We have talked about District 86’s educational leadership in previous posts, about transparency, and about suppressing information. Now: an observation on identifying the loom for this pattern, and the weavers that may be at work.
This site has been criticized for maintaining its authors’ anonymity (as well as that of commenters who choose to remain anonymous), and we responded with a brief note about the history of anonymity in America. We closed that note with a reminder that the major criticism is that anonymity fosters untruths, but that there are remedies for that potential drawback in other, existing laws – such as defamation tort law. Another set of laws relates to campaign contribution disclosure.
One commenter to Joe O’Donnell’s Patch article about the District 86 attack on our website was candid enough to admit that she actually judges the veracity of a factual proposition by its proponent. Similarly, campaign disclosure law qualifies assertions of political opinion/endorsement by requiring identification of its proponent(s). Would it then surprise you to know that the major proponent of attacks on this site, was himself found liable for campaign disclosure violations?
After several administrative hearings were held, an Election Board hearing officer issued a written report on October 5, 2001, finding, inter alia, that the [pro-incumbent political] committee and plaintiff [District 86 Board of Education President Dennis Brennan] failed to report contributions to the committee in excess of $500 within two business days; plaintiff failed to turn over to the acting committee chairman financial receipts and proofs of transactions to the committee; plaintiff filed a false D-1 statement of organization naming David Zapata as chairman and treasurer when, in fact, plaintiff was the committee’s de facto chairman and treasurer; plaintiff allowed the committee to accept and expend funds at a time when the committee had vacancies in the offices of chairman and treasurer; plaintiff filed a false D-1 and amended D-1 by failing to list his name as a sponsoring entity; and plaintiff’s actions were performed with the intent to violate the Election Code. Brennan, 336 Ill. App. 3d at 758.
Brennan v. Kadner, no. 1-03-1476 (emphasis added).
The hearing officer forwarded his report to the Election Board, which
. . . adopted the hearing officer’s findings of fact and conclusions of law. The order directed plaintiff, the committee, and David Zapata, to cease and desist from the conduct complained of in the complaint; it levied a fine against the committee in the amount of $4,200, which was stayed until further order of the Election Board, and it directed the Election Board’s general counsel to send a copy of the order to the Cook County State’s Attorney’s office and to the Illinois Attorney Registration and Disciplinary Commission. [Brennan v. Kadner]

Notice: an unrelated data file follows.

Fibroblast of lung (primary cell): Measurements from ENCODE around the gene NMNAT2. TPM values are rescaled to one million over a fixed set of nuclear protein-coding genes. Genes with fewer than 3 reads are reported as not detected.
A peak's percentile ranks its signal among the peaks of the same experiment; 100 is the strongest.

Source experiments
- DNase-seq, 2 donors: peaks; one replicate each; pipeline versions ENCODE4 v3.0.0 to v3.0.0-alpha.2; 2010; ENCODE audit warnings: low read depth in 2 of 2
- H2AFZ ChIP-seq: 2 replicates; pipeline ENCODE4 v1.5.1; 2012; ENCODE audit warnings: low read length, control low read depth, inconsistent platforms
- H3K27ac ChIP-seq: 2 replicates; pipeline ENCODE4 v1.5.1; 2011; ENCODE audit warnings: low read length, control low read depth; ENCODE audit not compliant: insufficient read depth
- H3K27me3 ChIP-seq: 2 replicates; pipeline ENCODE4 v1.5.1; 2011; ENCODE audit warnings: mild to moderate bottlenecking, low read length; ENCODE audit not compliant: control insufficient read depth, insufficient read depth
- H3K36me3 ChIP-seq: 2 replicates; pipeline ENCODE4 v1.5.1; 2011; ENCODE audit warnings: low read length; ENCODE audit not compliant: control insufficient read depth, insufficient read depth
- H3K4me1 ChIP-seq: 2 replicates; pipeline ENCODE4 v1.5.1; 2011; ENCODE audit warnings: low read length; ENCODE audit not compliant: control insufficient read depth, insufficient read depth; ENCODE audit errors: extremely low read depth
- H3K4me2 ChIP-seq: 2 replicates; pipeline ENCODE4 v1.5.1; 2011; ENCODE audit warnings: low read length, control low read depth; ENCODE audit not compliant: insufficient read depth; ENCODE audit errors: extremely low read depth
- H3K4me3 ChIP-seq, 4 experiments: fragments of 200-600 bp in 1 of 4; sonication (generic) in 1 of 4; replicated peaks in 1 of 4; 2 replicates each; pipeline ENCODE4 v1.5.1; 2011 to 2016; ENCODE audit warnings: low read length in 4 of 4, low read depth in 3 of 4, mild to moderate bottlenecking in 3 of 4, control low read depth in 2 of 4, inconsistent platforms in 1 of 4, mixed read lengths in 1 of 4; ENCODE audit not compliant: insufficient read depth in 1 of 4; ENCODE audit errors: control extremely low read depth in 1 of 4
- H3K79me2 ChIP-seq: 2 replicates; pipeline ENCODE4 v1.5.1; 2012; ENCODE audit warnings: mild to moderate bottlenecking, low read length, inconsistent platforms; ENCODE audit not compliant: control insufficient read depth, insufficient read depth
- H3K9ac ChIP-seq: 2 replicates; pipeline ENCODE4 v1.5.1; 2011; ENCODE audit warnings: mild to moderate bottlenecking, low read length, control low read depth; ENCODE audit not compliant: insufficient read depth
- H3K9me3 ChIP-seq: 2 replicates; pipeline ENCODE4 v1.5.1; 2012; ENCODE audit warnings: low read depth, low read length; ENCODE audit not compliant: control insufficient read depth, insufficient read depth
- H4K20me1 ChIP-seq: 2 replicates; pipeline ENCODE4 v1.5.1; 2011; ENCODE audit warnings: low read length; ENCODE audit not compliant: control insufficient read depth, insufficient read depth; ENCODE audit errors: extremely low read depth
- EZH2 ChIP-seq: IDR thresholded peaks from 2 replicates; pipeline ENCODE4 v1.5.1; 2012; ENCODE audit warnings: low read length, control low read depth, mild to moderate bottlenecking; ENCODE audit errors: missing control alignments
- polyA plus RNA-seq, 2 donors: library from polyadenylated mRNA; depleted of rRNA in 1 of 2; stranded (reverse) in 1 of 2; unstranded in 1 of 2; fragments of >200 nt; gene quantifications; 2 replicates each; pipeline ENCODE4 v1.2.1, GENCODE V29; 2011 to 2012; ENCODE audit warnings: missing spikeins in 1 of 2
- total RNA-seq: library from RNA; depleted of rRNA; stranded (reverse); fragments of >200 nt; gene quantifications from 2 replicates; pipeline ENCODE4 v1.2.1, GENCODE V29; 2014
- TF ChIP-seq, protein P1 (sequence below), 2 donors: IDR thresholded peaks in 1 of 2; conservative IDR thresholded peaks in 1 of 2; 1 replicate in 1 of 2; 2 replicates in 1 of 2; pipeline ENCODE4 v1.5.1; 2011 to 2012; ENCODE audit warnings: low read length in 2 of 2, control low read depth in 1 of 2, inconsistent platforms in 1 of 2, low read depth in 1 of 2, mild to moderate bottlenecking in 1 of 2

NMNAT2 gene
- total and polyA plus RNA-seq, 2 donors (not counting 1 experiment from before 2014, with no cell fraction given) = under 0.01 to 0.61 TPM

Brennan is an attorney, and in fact maintains a website listing practice areas including “election law [and] municipal bond issues”. His work has included serving as legal counsel for School District 229 (in Oak Lawn, Illinois); in fact, “[i]t was established that if the four candidates [Brennan opposed] were elected to the school board, plaintiff would lose his contract as counsel for the school district.” Brennan v. Kadner
Brennan personally financed the production of some 7000 videotapes attacking the threat to his revenue stream, which were distributed to registered District 229 voters. Interestingly, Brennan’s website proclaims a college major in “Mass Communications”. Also interesting is that Brennan claims to have the advice of District 86’s attorneys that this site is violating District policy; interesting because: the two conservatively leaning members of the Board of Education have voted against paying that firm’s legal bills on a number of occasions, and have suggested placing the no-bid legal services contract up for competitive bid.
What has changed in the year since initial attacks on this site’s validity were put soundly to rest? Well, the only readily identifiable change is the passage of time: Board elections are 12 months closer.
Concern for the truth? The Court opinion from which we have quoted extensively herein resulted from a defamation suit Brennan filed against the Daily Southtown newspaper when it persisted in reporting Brennan’s run-in with election law. The result of the suit: Dismissal (thrown out – Brennan failed to state a case worthy of trial), affirmed by the Appellate Court. Brennan v. Kadner. We have to wonder, however, whether Brennan’s goal was to establish truth – or to impose a financial burden/penalty on media critical of Brennan.
Take care to understand the point of this post: We are not pots calling the kettle black. We have no knowledge that Brennan lied about his political opponents, or that his campaign strategy was immoral. The point is that Brennan attacks us for violating a policy designed to ensure no one will be confused into thinking we speak officially for the District – while he demonstrated great enthusiasm (to the very verge of criminal conduct) for disguising his own politicking.
Brennan has made no attempt to outline a sound legal theory for threatening suit against this website (the argument would have to be that either (or both) “Hinsdale” or “high school” is a proprietary term). But we do see a consistent pattern: mass communication is sometimes the art of sacrificing truth to the molding of opinion. As Winston Churchill said, “A lie gets halfway around the world before the truth has a chance to get its pants on.”